Huffpost Politics
THE BLOG

Featuring fresh takes and real-time analysis from HuffPost's signature lineup of contributors

Kristen Soltis Anderson Headshot

Why Did the Polls Miss McAuliffe's Margin of Victory?

Posted: Updated:
Print

With public polling averages indicating Terry McAuliffe would win yesterday's gubernatorial election in Virginia by at least a touchdown, many were surprised to see his Republican challenger Ken Cuccinelli come within three points of the win.

So... what happened? Twitter is abuzz with theories on what went wrong, ranging from a late-breaking Cuccinelli surge fueled by the rocky rollout of Obamacare's exchanges, to complications stemming from polling with a third-party candidate, to the difficulty of nailing the makeup of an off-year electorate.

Anyone making a concrete claim is overstating what we can know about why McAuliffe did less well on election day than the polls suggested. But I do think there are some clues we can find by digging into one of the last polls taken before the election: the Quinnipiac University October 28-November 3rd survey of likely voters in Virginia that showed McAuliffe with a six-point lead heading into election day.

Quinnipiac is kind enough to release both crosstabs and a breakdown of the demographics of their sample. And sure enough, Quinnipiac's sample makeup was not too far off the mark. Some 71 percent of the Quinnipiac sample was white, while exit polls estimate 72 percent of voters on election day were white. Quinnipiac had some eight percent in the "other/dk/na" camp for party identification, making it hard to compare apples to apples with the exit polls (where it appears "other" was not an option), but Quinnipiac had Democrats with a +5 advantage over Republicans on party ID, the same as the exit polls.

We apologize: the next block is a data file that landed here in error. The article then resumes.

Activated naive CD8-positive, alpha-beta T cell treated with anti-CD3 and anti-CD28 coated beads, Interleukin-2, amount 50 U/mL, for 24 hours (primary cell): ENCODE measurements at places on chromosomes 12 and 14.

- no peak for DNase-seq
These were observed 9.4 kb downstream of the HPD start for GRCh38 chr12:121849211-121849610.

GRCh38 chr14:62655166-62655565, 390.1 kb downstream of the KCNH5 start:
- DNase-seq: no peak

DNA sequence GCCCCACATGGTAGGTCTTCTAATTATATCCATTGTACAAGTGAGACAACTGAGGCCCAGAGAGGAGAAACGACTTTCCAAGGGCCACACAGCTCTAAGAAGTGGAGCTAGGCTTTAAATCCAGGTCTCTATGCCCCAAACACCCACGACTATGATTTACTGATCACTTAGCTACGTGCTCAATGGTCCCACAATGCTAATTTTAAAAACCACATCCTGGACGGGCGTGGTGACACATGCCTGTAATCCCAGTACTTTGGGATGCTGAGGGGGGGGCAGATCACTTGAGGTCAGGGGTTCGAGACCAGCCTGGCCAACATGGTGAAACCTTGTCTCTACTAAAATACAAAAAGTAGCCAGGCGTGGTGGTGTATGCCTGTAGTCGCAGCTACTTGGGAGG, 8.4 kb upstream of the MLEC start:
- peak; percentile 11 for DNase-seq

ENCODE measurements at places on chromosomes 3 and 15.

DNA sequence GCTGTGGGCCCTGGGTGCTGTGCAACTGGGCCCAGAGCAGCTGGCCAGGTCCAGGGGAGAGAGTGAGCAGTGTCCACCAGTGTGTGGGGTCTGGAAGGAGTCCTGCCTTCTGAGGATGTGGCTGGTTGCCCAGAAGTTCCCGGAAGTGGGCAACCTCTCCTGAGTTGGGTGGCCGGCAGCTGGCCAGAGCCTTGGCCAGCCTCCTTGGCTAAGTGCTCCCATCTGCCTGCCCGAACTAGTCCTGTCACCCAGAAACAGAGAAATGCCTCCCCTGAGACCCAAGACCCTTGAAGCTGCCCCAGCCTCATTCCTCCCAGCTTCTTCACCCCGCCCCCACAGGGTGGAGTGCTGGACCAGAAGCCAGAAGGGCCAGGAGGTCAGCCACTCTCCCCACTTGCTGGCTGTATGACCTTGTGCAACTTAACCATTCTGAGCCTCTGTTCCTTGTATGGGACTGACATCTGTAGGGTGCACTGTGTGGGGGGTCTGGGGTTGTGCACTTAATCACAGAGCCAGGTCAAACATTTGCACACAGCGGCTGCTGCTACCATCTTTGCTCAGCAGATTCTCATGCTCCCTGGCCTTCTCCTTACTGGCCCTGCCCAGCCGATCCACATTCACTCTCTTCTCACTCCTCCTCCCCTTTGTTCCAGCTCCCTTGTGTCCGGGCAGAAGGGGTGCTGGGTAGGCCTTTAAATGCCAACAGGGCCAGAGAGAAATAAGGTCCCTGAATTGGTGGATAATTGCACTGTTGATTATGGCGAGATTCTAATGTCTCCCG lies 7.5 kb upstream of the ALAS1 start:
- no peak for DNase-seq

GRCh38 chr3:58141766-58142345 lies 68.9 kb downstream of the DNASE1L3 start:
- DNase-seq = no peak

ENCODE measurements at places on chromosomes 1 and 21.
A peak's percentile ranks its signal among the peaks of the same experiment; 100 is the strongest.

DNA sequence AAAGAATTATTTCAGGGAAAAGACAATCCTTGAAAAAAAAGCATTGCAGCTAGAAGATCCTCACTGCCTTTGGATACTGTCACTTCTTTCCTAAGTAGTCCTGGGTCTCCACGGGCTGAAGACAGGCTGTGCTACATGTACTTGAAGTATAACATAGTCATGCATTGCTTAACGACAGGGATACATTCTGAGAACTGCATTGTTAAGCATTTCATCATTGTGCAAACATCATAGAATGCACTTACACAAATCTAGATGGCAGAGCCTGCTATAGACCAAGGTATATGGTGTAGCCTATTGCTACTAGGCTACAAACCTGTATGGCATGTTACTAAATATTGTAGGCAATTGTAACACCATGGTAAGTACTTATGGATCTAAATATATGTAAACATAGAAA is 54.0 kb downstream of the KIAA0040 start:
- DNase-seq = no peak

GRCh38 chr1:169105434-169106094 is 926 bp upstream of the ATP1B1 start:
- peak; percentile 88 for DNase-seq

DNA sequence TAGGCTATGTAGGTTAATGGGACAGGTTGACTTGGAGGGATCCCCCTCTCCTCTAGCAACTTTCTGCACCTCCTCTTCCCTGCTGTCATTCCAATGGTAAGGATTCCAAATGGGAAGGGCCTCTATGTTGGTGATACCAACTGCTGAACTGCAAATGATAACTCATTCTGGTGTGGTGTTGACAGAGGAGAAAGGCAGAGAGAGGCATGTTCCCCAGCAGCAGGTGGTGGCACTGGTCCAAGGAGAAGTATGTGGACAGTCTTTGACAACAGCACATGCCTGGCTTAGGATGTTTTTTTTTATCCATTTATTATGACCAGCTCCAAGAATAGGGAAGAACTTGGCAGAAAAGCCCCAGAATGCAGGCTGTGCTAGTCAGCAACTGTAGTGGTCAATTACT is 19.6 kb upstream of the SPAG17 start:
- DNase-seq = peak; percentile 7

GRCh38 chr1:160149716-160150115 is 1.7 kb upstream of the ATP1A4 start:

Where Quinnipiac and the exit polls tell different stories is in how independent voters broke. Quinnipiac's final poll had independents split evenly, 40-40, between Cuccinelli and McAuliffe, with 14 percent going to Sarvis. The exit polls showed Cuccinelli enjoying a sizable lead over McAuliffe among independents.

The public polling was far better in the other two contests on the Virginia ballot that did not have a third-party candidate. The Huffington Post Pollster model showed -- I kid you not -- 43.7 percent for Obenshain, 43.7 percent for Herring. (The race was so close it is currently headed for a recount.) The model for the Lieutenant Governor's race was similarly accurate, predicting a Northam win by twelve points (as the voters were counted, the actual margin was eleven).

This alone seems to suggest that the inclusion of the third-party candidate complicated the public poll's ability to get it right in the governor's race. However, within the Quinnipiac survey is some additional evidence to support the case. Quinnipiac asked respondents how likely they were to stick with the choice they'd just made. Cuccinelli and McAuliffe supporters said they were quite certain they'd stick with their man; only 2 percent of McAuliffe and 3 percent of Cuccinelli voters said there was a good chance they'd change their minds. Meanwhile, nearly one out of four Sarvis voters said they might change their minds.

The volatility of Sarvis voters seems to have added some uncertainty to the ballot test. Consider the many scenarios: Quinnipiac underestimated Cuccinelli's support among independents, and so it is possible that some of those independent Sarvis voters in the poll "came home" to Cuccinelli on election day. Or independent voters who leaned McAuliffe (but didn't really like him) felt safe casting a Sarvis "protest vote," figuring it wouldn't actually spoil the election given his large lead in the public polls. (How meta!) One could create theory after theory about what happened here. All we know is that Sarvis voters said they were still more up for grabs, tended to be more independent, and that the poll missed how independents would break -- therefore missing the ballot test.

The polls basically got it right in two out of three statewide contests, and missed the mark in the one race where a third party candidate added a higher level of uncertainty. While we may not know for sure, there seems to be some evidence that the "Sarvis factor" had something to do with why the polls got the size of McAuliffe's win wrong.